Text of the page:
The title is not Turner's own, but is taken from some lines of Turner's verse scribbled in a sketchbook used in 1829-30. Turner was deeply interested in such transitional moments in nature: the evening star first appears in daylight and is soon supplanted by the stronger light of the moon. Here the pale point of the star is barely discernible in the sky, but is reflected clearly in the sea; in both places the star consists of thickly applied white paint.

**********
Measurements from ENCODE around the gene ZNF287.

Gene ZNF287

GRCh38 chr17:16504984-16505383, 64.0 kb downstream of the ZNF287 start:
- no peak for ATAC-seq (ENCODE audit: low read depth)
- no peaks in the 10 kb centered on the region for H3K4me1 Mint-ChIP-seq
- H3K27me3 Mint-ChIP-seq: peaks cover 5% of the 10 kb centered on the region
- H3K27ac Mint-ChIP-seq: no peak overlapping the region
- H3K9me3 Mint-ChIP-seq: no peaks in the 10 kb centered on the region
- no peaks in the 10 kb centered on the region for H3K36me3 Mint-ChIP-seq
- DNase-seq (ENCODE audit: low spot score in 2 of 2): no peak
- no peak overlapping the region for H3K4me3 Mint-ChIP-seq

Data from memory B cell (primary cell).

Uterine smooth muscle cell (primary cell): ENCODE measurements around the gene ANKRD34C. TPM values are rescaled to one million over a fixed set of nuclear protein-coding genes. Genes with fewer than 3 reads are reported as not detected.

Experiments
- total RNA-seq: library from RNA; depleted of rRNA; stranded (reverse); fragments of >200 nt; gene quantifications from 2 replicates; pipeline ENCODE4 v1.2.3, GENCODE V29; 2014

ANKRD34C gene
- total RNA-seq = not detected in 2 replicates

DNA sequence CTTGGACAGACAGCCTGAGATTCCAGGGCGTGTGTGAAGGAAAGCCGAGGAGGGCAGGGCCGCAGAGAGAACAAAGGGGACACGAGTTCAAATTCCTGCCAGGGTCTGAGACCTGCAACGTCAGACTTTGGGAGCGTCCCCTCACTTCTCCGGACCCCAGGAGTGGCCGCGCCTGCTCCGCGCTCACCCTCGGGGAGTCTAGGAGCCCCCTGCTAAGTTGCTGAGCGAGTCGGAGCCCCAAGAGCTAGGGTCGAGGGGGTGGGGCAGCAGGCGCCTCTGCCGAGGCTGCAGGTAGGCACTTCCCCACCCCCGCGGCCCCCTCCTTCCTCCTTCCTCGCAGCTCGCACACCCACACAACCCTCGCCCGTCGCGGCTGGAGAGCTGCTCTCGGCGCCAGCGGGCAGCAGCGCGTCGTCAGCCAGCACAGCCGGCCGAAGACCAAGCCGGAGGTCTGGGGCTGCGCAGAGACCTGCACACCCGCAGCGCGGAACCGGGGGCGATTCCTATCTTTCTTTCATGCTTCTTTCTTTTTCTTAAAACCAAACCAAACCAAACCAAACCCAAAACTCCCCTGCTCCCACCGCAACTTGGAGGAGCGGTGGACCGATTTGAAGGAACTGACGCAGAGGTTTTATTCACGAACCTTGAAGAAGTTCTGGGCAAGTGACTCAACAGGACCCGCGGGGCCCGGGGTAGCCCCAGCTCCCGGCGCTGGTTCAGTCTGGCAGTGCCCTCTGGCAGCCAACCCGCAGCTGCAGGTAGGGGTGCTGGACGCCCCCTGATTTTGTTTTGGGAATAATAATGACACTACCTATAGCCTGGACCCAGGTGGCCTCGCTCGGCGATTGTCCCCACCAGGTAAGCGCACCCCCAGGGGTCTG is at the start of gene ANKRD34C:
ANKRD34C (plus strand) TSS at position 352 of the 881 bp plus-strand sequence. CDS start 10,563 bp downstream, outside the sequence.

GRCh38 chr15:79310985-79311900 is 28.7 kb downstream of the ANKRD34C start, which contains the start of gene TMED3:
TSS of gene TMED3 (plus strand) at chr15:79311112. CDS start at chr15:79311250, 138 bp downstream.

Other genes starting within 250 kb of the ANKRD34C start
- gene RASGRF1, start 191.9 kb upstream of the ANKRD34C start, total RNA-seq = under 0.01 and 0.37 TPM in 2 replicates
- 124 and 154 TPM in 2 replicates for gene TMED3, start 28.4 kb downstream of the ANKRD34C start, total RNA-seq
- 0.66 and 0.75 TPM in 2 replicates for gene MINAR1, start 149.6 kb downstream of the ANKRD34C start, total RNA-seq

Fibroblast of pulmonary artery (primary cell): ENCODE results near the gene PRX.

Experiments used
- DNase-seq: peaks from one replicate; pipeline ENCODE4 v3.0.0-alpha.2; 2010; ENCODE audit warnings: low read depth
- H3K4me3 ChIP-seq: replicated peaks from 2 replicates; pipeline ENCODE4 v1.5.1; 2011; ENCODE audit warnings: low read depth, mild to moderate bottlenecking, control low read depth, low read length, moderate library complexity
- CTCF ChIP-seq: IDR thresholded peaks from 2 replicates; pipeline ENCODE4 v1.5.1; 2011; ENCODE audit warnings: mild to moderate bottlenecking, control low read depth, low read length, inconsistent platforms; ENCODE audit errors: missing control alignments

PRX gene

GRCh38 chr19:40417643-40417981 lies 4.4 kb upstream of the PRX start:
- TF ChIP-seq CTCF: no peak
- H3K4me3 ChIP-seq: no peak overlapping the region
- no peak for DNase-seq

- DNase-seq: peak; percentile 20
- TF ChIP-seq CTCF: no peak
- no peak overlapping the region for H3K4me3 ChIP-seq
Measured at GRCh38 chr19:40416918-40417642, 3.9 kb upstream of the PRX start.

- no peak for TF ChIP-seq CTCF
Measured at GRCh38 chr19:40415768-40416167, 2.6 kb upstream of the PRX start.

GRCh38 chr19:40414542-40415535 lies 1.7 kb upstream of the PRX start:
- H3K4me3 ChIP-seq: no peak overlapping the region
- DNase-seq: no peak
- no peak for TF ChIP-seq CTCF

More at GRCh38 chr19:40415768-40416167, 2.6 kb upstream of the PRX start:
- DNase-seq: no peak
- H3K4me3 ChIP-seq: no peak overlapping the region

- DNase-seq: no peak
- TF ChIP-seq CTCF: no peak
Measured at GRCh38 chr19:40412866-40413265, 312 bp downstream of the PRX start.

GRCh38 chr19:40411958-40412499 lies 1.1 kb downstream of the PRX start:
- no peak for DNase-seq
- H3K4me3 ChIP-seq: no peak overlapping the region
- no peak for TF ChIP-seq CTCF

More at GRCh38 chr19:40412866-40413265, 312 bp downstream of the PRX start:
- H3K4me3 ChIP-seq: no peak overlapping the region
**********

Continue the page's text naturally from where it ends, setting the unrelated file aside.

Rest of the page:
In the foreground is a boy with a shrimping net and a small leaping dog. The painting is generally regarded as a study of the effects of light and atmosphere, rather than a finished work.